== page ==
Friday, January 9, 2009
Future & Freedom for a Friday
I wanted to expound on the "21st-century Americans ... " paragraph from yesterday's post, but Dennis Kowalski did it much more eloquently on the Cryonics Institute's mailing list. His post, published with his permission:
I don't know if people who think about the future take into account the exponential nature of technological advancement and how it changes things for the better. When I talk to people about the future many are either negative or a little afraid. It is [fashionable] to talk about the problems of the world but ignore the progress.
The future is uncertain but if we can gather anything from the past ... here's a thought experiment: Lets go back in time, 500 years ago.
99.9% of humans were engaged in basic survival occupations. They either were farmers or in hunting gathering tribes ... starvation was the number-one killer. Even the top 0.1% (as in kings, pharaohs, emperors, or chiefs) were lucky to live to 30 yrs of age. They had head lice, horrible diseases treated by witch doctors and wizards who used blood letting and the alignment of the stars as primary health care treatments. No phone or internet communications, just foot runners. They had no planes ,trains, or autos just horses...no refrigeration, poor nutrition, little entertainment. Romans watched people getting mauled by lions ...for fun? I could go on and on ... overall, a brutal existence even for those on the top of the heap.
Fast forward to today. In the world we have cell phones with 911 access, television with cable, the internet and computers are everywhere ... many people own cars and even if they rent ... one way or another...even if they are poor...they have better living conditions, at least technologically, then most humans did in the past.
I think for lack of a better word, we are spoiled. We keep moving the bar on what it means to be wealthy financially, from millionaire to billionaire. Our life expectancies have tripled. We are angry when people get killed in wars or civilian targets get hit, but this was the norm for most of history. We have so much unbelievable wealth and good fortune around us that we fail to see it in front of our eyes.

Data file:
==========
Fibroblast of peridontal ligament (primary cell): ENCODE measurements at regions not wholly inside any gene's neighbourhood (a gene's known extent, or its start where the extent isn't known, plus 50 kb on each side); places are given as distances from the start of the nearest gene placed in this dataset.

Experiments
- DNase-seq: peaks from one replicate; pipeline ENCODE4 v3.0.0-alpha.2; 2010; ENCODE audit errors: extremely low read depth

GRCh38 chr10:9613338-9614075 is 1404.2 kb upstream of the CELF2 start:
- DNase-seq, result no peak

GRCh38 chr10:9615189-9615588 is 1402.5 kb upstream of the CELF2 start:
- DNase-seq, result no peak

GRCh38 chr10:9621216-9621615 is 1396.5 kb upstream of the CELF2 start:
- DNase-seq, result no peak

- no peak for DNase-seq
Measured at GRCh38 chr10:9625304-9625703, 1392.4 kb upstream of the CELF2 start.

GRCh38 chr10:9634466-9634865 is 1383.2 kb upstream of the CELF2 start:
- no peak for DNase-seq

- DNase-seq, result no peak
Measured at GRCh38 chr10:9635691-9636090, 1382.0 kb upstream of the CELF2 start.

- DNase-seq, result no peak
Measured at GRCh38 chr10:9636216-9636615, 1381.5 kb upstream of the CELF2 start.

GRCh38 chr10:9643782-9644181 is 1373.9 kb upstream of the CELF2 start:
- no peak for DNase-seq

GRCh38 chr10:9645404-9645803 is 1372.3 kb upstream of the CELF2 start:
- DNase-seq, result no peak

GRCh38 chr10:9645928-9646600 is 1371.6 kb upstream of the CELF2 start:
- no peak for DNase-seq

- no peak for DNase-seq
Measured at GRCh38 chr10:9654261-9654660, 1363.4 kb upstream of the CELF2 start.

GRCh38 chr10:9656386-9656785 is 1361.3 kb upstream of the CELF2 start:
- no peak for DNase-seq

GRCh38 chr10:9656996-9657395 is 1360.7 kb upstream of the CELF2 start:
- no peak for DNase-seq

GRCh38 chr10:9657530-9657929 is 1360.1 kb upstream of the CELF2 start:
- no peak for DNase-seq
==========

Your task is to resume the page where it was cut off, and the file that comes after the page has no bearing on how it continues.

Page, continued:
So I think if you plucked someone from 500 years ago and brought them here they would be in utter awe of what we have now. Yet they would be puzzled at how much we worry, complain, and fret over the world. For instance, They'd probably welcome high cholesterol and heart disease caused by obesity because in their time most people were starving. No one even got cancer because they either didn't live long enough to get it and no one knew what cancer was. Even "Third World" nations are doing better today then in the past. In the past people just died and went unnoticed altogether.
What does this mean for the next 100 years? I think we will be at a distinct advantage to the people living in the future because their problems will be relative to their existence. We will think of those new-age kids as spoiled, and we can wax nostalgic about how hard we had it. I could see an argument between two people in the future about why they are only worth billions of dollars and only have 100 robot servants while some other rich guy has trillions of dollars and 10,000 robot servants. We could add that they don't know how easy they have it with their fancy teleporters since we had to actually drive from point to point. It's all relative. Advanced nanotech, robotics, and genetics are powerful technologies that will vastly empower humans of tomorrow to a degree that humans of today can only dream of.
Thank you, Dennis.
That, than any other, is the biggest selling point for cryonics: Today is vastly, hugely, almost incomprehensibly better than yesterday. And it stands to reason that tomorrow has a good chance of being even better still.